Yellow Card Insurance Scheme headache

March 29, 2017
| Report Focus News

Common Market for Eastern and Southern Africa (COMESA) countries are cracking their heads on how to revitalize the Yellow Card Insurance Scheme enacted by the bloc more than 30 years ago but has remained ineffective.

The Yellow Card is a regional motor vehicle insurance scheme that provides third party legal liability cover and compensation for medical expenses resulting from road traffic accidents on visiting motorists in any member state.

The Comesa Council of Ministers came up with the idea at its sixth meeting in Bujumbura, Burundi in July, 1985 when it agreed to have a compulsory Third Party Motor Vehicle Insurance Scheme, and the Protocol on establishment of the scheme was signed on December 4, 1986 in Addis Ababa, Ethiopia by 14 countries.
Insurance experts from the regional bloc are meeting in Victoria Falls to deliberate on ways of revitalizing the facility, which has been facing challenges over the years.
Some of the challenges include delays in settlement of claims by countries, low uptake, fraud as well as failure to harmonise laws by individual member states.
The strategic planning meeting, being attended by 11 countries Burundi, Djibouti, DRC, Ethiopia, Kenya, Malawi, Rwanda, South Sudan, Tanzania, Zambia and Zimbabwe, seeks to foster a way forward in dealing with these challenges

Speaking at the planning meeting, Zimbabwe Industry and Commerce Minister Mike Bimha, whose speech was read by director for International Trade in the Ministry Beatrice Mutetwa, challenged member states to urgently seek ways of revamping the scheme.

He said the Yellow Car Scheme is important in facilitating intra-regional transit traffic, trade and tourism.
“The Yellow Card Scheme has been widely accepted throughout COMESA region and beyond. This has greatly contributed to the facilitation of cross border movement of goods and persons within the region,” said the Minister.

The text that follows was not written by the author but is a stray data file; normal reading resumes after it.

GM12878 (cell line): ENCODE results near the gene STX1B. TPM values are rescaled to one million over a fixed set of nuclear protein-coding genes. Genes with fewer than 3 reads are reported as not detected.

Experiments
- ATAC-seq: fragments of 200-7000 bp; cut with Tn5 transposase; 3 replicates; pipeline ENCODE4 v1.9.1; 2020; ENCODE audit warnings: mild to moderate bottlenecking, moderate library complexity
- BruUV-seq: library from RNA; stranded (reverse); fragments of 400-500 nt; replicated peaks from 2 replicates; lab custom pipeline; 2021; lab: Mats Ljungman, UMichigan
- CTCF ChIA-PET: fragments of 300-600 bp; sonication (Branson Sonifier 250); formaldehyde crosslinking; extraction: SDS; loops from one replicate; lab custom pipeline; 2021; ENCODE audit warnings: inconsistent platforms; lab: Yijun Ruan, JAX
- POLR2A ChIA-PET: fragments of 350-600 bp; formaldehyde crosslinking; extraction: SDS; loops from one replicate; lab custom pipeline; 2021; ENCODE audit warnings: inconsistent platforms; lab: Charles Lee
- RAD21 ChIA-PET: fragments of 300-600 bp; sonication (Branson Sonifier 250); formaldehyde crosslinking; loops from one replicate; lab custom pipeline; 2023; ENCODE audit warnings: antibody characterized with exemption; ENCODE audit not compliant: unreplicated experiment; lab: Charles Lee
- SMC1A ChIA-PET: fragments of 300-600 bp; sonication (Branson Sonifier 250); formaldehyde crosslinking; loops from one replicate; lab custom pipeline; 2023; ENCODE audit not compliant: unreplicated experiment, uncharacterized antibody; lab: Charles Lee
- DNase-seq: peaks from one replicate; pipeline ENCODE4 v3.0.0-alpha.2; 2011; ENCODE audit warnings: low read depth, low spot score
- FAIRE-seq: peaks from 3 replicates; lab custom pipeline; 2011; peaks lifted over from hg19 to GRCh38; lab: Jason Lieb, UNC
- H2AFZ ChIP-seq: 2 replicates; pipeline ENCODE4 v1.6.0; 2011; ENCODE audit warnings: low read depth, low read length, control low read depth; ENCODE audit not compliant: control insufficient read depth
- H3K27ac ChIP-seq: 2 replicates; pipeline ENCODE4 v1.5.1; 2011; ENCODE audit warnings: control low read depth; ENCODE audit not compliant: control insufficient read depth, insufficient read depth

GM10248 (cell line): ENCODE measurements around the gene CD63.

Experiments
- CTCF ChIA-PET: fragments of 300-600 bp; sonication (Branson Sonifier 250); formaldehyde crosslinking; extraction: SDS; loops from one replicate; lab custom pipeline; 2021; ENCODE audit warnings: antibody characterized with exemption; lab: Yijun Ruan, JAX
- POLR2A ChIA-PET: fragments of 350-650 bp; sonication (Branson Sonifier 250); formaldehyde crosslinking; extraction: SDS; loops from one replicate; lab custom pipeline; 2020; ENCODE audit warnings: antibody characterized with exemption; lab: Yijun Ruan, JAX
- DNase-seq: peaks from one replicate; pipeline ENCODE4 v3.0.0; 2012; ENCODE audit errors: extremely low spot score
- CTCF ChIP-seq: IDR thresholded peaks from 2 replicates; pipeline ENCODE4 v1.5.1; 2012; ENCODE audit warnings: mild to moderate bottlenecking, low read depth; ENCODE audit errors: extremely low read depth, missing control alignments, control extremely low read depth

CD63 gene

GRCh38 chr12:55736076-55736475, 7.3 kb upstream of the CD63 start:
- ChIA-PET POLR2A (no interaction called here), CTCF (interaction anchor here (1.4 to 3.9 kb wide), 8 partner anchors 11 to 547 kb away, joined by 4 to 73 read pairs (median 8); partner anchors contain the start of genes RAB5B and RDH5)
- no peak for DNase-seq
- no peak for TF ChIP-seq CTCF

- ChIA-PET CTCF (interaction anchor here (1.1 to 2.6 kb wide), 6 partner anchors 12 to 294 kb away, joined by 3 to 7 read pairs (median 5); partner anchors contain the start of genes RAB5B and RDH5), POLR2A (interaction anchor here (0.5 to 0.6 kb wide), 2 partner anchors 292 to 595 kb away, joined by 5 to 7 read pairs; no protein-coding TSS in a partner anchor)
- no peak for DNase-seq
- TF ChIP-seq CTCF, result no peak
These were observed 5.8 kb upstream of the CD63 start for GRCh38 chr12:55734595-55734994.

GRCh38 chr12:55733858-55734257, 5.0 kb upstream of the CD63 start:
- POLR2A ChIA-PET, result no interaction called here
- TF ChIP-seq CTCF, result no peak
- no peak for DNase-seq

He went on: “Yellow Card has made travelling easy but has faced challenges such as delays in settlement of claims for compensation of victims, limited utilization of the scheme, delays in computerization and differences in third party laws of member states among others.
“It’s therefore necessary for this meeting to address these challenges and come up with strategies that will bring efficiency and quality service in the region as we boost intra Africa trade.”

The Comesa Yellow Card recognizes member countries and their motorists, guaranteeing minimum insurance cover required by the laws of the country visited by travelling motorists.

Most importantly, is that one buys cover in one country and uses it for the entire period of travel around member states without paying at each border.
If involved in accident in any member country, one has to inform that country’s Yellow Card National Bureau which will handle the matter.
The facility now extends to Sadc states and over 180 insurance companies in the COMESA region are involved in the issuance of Yellow Cards and operations of the scheme.